Streetcars in America: Rebounding and on a roll

NewOrleansHUDRedStreetcarRiverfrontCanal[1]Baltimore, Maryland – birthplace of American common carrier railroading – is considering incorporating streetcars into its transportation mix, apparently. Baltimore is not alone.

To say interest in American streetcars is building is, in my opinion, understating things some. In fact, an American streetcar builder – United Streetcar of Clackamas, Oregon – has set up shop.

Streetcars gaining traction

In OnEarth magazine, articles editor Jeff Turrentine in “A Desire Named Streetcar,” wrote, “Suddenly streetcars — those clanging, clattering, spark-emitting icons of public transit’s past — are among the hottest and most coveted components of public transit’s future. Right now the list of cities looking to introduce new streetcar lines or extend existing ones reads like a back-of-the-envelope tally by members of the NBA’s expansion-team task force, circa 1978: in addition to Charlotte, there’s Dallas, Kansas City, Salt Lake City, San Antonio, Fort Lauderdale, Cincinnati, Baltimore, and Tucson, among others.”

But, what is it about these systems that make them attractive to cities?

On this, Turrentine remarked, “As different as those streetcar-crazy cities are from one another, they have at least three things in common. First is their desire to breathe new life into somewhat moribund downtowns or other neighborhoods where the potential for economic activity is somewhat greater than the actual level of economic activity. Second is their desire to attract and retain the well-educated millennials who make up the tech-savvy ‘creative class,’ but who have largely abandoned or foregone their cities in favor of those in California, the Northeast, and the Pacific Northwest. And third is their belief that streetcars, somehow, are absolutely key to the fulfillment of both these desires.”

Amenities

In “Coming to a Neighborhood Near You: Streetcars,” Charles Hales, at one time a Portland (Oregon) City Commissioner, provides a laundry list of streetcar pluses, such as:

  • A catalyst for economic development in downtowns and other districts.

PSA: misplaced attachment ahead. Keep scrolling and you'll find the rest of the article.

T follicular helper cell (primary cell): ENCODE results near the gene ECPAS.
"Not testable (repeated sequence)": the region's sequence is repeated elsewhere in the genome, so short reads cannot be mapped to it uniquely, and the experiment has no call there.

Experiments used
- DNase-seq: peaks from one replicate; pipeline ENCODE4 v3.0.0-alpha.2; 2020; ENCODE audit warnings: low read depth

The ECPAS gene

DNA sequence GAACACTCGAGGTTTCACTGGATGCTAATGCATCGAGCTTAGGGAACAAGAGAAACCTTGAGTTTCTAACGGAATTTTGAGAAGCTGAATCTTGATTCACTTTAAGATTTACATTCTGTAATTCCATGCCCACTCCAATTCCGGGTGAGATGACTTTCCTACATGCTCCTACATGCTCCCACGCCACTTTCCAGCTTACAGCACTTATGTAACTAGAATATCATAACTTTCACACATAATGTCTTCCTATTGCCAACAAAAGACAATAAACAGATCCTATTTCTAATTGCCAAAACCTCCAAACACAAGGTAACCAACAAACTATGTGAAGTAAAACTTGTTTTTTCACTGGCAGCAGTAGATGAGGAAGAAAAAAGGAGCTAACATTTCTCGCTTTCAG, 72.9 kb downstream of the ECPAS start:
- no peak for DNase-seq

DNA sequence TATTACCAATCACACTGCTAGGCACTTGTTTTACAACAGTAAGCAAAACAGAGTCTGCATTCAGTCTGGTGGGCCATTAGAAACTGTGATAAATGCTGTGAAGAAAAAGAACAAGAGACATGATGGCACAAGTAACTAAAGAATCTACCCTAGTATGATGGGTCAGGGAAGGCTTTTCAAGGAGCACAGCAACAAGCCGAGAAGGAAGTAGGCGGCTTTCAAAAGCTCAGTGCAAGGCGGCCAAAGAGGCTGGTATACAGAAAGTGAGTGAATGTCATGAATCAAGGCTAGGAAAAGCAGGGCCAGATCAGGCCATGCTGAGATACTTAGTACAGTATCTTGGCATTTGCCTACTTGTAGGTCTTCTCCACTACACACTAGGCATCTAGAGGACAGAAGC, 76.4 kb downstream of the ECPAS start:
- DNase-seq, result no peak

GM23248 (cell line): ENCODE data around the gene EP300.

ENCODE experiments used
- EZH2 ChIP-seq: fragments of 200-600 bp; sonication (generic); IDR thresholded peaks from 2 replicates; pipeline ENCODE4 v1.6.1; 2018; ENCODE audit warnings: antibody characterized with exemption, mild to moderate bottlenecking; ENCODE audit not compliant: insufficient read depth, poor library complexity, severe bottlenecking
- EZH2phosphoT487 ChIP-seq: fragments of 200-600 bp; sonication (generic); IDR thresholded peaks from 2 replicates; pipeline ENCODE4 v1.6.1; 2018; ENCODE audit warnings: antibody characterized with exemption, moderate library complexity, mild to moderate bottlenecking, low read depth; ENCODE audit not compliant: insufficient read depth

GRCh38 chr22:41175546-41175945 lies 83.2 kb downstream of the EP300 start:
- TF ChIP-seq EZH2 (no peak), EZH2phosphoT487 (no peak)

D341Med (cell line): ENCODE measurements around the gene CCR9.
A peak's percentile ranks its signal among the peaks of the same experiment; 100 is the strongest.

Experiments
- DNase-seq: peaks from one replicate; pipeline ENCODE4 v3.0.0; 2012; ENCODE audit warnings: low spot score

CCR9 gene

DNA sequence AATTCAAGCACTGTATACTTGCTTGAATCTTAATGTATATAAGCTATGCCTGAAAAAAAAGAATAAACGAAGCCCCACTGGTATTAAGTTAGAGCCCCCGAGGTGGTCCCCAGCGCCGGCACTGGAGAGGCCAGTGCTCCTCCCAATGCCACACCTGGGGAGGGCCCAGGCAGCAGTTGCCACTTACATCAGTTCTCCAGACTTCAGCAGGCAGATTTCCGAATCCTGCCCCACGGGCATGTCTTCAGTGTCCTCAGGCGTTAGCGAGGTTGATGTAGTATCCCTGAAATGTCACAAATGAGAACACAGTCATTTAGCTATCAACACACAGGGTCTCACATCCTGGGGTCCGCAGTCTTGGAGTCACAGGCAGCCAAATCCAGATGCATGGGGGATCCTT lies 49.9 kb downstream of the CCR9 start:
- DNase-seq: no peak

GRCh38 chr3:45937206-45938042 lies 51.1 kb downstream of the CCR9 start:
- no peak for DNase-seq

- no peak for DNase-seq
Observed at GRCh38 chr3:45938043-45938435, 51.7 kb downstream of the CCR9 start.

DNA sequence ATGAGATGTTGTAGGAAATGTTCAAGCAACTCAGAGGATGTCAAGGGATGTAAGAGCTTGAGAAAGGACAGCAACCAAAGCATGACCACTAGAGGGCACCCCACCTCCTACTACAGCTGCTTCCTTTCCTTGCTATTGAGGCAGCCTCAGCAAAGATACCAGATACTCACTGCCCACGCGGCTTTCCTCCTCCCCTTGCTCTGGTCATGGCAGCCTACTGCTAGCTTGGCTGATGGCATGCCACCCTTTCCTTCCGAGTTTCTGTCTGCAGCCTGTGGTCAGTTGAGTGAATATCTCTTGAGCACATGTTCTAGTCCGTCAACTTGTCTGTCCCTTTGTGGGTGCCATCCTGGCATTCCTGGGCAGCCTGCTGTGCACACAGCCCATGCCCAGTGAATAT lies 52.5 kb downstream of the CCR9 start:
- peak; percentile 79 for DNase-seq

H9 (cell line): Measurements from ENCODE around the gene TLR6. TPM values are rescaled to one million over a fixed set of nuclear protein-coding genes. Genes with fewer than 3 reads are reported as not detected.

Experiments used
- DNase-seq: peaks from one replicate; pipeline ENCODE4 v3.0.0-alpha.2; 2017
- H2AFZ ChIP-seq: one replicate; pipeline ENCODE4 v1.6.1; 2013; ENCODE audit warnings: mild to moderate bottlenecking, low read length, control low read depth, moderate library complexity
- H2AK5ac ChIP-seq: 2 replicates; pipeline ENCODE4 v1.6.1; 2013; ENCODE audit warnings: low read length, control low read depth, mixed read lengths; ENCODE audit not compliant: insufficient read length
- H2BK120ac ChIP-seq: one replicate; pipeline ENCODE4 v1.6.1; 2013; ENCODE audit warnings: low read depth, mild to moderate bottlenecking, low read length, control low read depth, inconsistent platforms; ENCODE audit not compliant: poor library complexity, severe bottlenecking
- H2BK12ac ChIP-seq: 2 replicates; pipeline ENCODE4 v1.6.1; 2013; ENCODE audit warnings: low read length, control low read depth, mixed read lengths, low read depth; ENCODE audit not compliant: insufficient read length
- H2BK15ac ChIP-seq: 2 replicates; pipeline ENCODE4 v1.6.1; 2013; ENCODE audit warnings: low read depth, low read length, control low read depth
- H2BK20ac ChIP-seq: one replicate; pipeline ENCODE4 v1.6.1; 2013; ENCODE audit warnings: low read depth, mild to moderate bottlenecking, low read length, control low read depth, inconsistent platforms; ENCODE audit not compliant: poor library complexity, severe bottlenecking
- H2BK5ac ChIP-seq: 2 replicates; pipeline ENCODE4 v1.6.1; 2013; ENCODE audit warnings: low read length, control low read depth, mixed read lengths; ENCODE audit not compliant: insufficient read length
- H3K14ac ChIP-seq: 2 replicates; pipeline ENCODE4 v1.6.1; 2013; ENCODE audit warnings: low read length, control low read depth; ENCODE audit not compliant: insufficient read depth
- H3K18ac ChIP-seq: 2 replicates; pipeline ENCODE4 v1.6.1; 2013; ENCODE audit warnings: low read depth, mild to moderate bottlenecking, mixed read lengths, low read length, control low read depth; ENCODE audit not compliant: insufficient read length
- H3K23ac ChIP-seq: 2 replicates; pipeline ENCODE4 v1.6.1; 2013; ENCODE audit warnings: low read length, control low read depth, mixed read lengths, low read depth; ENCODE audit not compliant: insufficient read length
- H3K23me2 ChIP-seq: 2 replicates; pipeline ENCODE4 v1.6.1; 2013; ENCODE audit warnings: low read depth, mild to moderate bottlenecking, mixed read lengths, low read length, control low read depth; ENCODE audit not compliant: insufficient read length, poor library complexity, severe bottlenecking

• A strong symbol of transportation progress – one that can be implemented quickly and economically to demonstrate progress.
  • An urban circulator for residents, employees and visitors offering an attractive option for short, non-commuting trips such as lunch engagements and museum visits.
  • A link to existing transit (bus and rail) systems, making a transit commute more practical for many people and expanding the effective service area of each transit station.
  • A compelling image-maker that will enhance an area’s identity.
  • An amenity for tourists and convention attendees, making accessibility to attractions and destinations easier and more convenient.

(Source: “Coming to a Neighborhood Near You: Streetcars,” Charles Hales, RAIL, Summer 2004).

Environmental benefit

One thing I believe streetcars – also known as “trams” or “trolleys” – are especially good at doing is helping curb air pollution, provided, of course, that passenger counts are high enough to make a difference in this area.

Related to this, I did find the following on CincyStreetcar Blog, though. From the article: “Streetcars Benefit the Environment” in reference to the Cincinnati, Ohio streetcar project, the lead-in reads as follows: “According to the City of Cincinnati Climate Protection Plan, building the Cincinnati Streetcar will reduce pollution and CO2 emissions. The environmental benefits of the streetcar are numerous. People riding the streetcar rather [than] taking private automobiles or taxis will prevent 4,321 tons of CO2 from being released into the atmosphere each year.”

The CincyStreetcar Blog also pointed out that “Even if the Streetcar is run on conventional electricity, generation would only result in 2,248 tons of CO2, resulting in a net reduction of 28,068 tons of CO2.”

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